something, or someone.
If Fleet Street history is anything to go by, that kind of hegemony is part
of the cycle of monumental editorial, or more accurately publishing
incompetence. Towards the end of the comparatively brief heady days of
social conscience journalism, so bravely spearheaded for a while by Picture
Post, we experienced the same strident commercial reaction to the success of
photography as a primary communicator to a thinking public.
It was then, largely in response to the demands of advertisers and,
therefore, the publishers' profits, puppet editors trivialised its use on
the editorial pages, as they tried to stem the thirst of the public for good
photography. By doing so, they rapidly masked the principle of narrative
image making; driving the readers 'hot-foot' into the fast emerging age of
television, from which their loyalty has seldom strayed since. That act of
folly alone was enough to drive picture magazines to the slaughterhouse!
Potentially, the skills of today's UK based photographers hustling for
credit lines in national newspapers and magazines, should be unequalled.
Indeed, amongst them are veritable giants, like Ken Lennox of Today, Mike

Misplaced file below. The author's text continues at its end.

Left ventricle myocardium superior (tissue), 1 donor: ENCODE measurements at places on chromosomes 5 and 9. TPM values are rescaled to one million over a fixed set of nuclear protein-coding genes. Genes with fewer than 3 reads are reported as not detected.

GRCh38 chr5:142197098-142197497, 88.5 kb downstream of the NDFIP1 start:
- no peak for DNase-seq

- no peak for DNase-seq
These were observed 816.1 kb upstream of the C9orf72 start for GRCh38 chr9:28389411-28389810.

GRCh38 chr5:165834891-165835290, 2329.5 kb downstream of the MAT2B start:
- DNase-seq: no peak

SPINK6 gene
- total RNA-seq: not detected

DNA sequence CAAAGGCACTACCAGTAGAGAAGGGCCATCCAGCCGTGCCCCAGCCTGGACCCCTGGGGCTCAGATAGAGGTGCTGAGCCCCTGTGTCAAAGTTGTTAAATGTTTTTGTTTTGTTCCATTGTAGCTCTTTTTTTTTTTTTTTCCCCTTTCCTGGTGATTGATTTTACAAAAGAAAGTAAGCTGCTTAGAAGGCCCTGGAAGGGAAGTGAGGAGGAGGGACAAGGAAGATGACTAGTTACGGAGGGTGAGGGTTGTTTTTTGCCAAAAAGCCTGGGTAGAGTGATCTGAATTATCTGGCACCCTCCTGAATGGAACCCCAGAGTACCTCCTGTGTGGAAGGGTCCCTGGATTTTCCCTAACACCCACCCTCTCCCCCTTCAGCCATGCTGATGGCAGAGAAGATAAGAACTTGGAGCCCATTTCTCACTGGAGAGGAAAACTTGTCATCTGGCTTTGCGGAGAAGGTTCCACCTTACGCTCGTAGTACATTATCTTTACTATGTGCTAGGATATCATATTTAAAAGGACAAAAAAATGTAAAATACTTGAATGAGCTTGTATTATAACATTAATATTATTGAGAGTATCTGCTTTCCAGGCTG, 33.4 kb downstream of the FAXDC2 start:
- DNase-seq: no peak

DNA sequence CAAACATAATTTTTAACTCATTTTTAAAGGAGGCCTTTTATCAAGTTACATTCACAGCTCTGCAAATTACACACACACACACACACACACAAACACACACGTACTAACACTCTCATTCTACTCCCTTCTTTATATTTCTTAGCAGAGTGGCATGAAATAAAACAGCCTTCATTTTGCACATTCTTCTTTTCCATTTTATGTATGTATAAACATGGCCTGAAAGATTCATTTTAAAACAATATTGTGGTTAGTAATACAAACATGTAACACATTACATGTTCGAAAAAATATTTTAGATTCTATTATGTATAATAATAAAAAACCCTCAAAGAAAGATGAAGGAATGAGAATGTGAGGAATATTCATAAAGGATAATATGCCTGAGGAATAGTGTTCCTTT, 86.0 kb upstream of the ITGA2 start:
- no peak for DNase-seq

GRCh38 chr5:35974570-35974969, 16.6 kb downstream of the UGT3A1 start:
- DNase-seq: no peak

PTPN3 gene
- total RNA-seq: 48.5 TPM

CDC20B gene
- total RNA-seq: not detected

Maloney of The People and The Daily Mirror's Gavin Kent. It would seem
natural, then, to ask why since the Arcadian days of pre-World War II
'camera operators' and the sparkling photographer-journalist teamwork of the
Picture Post era, press photographers has recently had a bad press.
On reading their sniping critics, it seems possible that there may be some
paranoid fear amongst editors, journalists and the occupiers of
picture-desks that photographers might re-discover the dark secret of
journalism with a camera, catch the imagination of the current crop of media
owners and by doing so drive the wheel of history full circle!
But that cannot possibly be true - can it? If it were, they might be forced
to accept the long proven premise that a fistful of good pictures on the
printed page can be more powerful and articulate than a mountain of words,
to the news-hungry public.
When editorial policy demands that press photographers plunge head-first
into the 'paparazzi' sub-culture, like good professionals, they do it well,
but to their surprise find themselves convenient whipping boys (and girls)
for sanctimonious journalists and politicians who delight in waving the
banner of decency and discipline when invasion of privacy by the 'rat-pack'
creates a public outcry. The fact is that the creators of the invasive horde
are invariably the very people who complain about their cunning and
But, in my experience, talented press photographers will always overcome the
prejudice of their journalistic colleagues by their sheer professionalism,
so if we let the clutter of Fleet Street's chequered history quietly drift
away, by some miracle of fate, public demand might just ensure that press
photographers will be respected again, as 'gentlemen of the press'.
Looking at the Press world from the opposite end of the telescope, perhaps
the Editor of 'Hello' who, when attending a symposium on photographic
journalism some time ago, catagorically assured the mourners on the
platform, myself included, that "photo-journalism is safe in my hands",
could be right after all. However, I have the lingering suspicion that it
died before she was born!